Nonetheless those folks with €3,500,000,000 stashed away enjoy very much the established order of things. Where we see social solidarity and positive actions to make justice and equality central to how our society works, they see a mob. When we challenge the legitimacy of certain policies or orthodoxies, small but powerful interests know that their ability to shape the state to suit themselves is under threat.

And it that sense the demonisation of the broad anti-water tax movement by Denis O Brien press is just part of the historical game played between owners and the owned. The fact that Michael Geoghegan, the former CEO of HBSC at the time, was appointed chair of the NAMA advisory board is a mere footnote in the weeks news. There has been no public debate around precisely who in Ireland defrauded millions from our public services.

Dept J E

It remains to be seen if the wider public in Ireland will be swayed away from non payment by the recent police actions. And when Paul Murphy says he would love to see his day in court so would many of us. Its unlikely to happen. One can only imagine how damaging it would be for Labour and Fine Gael facing electoral meltdown to have the Tánaiste and Labour Party leader Joan Burton cross examined in the courts. I doubt very much whether the established order of things will have an appetite for that.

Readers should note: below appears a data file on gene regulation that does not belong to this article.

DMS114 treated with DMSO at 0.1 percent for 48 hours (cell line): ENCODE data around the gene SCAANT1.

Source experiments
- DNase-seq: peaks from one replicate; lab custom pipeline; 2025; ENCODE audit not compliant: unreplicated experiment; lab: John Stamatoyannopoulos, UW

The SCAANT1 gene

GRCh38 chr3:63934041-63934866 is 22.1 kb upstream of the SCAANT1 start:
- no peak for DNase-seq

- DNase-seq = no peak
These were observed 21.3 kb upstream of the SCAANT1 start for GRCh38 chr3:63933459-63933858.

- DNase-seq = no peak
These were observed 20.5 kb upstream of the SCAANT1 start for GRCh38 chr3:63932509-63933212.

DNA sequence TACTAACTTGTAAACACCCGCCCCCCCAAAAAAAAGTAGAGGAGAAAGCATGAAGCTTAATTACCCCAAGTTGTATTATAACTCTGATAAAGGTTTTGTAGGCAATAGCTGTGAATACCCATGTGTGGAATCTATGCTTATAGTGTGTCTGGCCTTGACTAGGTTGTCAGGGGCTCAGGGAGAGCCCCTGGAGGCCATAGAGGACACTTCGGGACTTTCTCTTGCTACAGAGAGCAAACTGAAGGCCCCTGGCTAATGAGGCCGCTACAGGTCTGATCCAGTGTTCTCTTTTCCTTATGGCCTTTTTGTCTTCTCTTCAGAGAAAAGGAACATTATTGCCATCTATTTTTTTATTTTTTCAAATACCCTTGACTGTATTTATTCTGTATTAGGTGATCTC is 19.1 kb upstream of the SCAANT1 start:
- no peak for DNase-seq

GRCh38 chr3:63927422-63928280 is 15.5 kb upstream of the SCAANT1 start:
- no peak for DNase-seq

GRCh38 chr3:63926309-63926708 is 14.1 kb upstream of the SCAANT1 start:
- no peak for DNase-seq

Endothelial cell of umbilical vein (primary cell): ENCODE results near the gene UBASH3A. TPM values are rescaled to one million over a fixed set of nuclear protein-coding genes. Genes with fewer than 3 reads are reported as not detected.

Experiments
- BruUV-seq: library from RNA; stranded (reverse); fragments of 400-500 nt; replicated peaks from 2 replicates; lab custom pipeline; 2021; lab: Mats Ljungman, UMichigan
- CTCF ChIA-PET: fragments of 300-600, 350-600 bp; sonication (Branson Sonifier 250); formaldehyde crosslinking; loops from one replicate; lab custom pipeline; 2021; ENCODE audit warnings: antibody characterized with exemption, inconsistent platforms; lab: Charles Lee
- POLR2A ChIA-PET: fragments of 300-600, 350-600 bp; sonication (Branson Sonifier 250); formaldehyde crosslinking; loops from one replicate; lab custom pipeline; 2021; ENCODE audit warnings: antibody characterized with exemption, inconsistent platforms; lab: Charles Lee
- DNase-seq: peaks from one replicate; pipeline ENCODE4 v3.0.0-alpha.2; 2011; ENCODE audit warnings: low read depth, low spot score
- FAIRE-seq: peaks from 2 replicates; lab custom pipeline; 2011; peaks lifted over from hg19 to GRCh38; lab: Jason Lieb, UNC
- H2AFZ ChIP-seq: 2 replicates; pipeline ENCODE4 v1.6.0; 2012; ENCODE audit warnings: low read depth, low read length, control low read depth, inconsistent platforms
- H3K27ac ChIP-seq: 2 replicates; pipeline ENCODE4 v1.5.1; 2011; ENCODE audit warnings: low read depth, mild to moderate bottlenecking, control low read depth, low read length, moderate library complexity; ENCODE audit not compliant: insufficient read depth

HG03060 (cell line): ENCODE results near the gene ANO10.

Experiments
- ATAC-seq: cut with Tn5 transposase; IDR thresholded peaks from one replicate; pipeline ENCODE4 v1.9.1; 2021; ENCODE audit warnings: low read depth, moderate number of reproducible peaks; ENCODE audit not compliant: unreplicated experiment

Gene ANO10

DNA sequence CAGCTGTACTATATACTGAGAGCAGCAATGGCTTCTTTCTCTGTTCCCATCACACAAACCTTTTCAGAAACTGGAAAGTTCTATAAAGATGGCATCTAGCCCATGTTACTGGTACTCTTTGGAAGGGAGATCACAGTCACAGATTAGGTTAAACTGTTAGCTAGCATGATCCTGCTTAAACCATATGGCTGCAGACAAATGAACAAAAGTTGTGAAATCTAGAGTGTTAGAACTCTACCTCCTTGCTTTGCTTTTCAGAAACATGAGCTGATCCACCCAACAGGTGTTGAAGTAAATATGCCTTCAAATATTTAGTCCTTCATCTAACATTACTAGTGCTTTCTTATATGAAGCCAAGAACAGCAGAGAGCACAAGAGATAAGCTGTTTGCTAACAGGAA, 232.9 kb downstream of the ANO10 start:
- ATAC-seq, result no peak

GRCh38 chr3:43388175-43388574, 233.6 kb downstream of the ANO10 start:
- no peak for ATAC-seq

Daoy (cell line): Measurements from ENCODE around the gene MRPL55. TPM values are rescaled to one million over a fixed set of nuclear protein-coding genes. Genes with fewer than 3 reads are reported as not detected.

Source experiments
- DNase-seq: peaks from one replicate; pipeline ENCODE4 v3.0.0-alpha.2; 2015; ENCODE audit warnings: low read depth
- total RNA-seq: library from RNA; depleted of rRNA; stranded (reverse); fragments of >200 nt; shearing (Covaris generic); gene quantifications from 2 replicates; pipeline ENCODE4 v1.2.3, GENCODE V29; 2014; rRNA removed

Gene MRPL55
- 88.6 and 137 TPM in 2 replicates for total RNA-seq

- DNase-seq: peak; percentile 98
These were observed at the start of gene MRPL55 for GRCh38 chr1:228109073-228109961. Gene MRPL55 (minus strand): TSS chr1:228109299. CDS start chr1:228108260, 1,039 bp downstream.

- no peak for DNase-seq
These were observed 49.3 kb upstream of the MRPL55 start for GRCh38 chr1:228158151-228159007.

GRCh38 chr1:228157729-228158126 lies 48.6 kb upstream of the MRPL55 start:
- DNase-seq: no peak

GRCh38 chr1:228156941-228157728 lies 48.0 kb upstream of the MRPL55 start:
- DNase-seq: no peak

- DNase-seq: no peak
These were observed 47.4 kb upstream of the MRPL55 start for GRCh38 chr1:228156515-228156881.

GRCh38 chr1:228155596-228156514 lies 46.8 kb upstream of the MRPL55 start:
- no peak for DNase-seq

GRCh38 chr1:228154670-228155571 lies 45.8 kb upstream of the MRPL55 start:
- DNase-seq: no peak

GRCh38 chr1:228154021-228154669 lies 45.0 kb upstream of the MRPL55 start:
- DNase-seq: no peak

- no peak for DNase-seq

I’ll leave the last words to Jason

Statement from Communities Against Water Charges

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Resisting the Water Charges and Defending Our Right to Protest

We are residents of a number of communities in Dublin North East. Over the last number of months we have come together to resist the installation of water meters in our areas, and to oppose this unfair double taxation that the government calls water charges.

For most of us, this is the first time in our lives that we have engaged in any sort of protest and have only done so because we simply cannot take any more of this government’s austerity agenda. At all times we have sought to resist the installation of these meters in a peaceful, dignified and resolute manner.

We are therefore appalled at the recent developments in how An Garda Síochána have policed our protests, and with the blatant campaign to vilify and demonise us that the government and Gardai, supported by segments of the media, launched in recent days.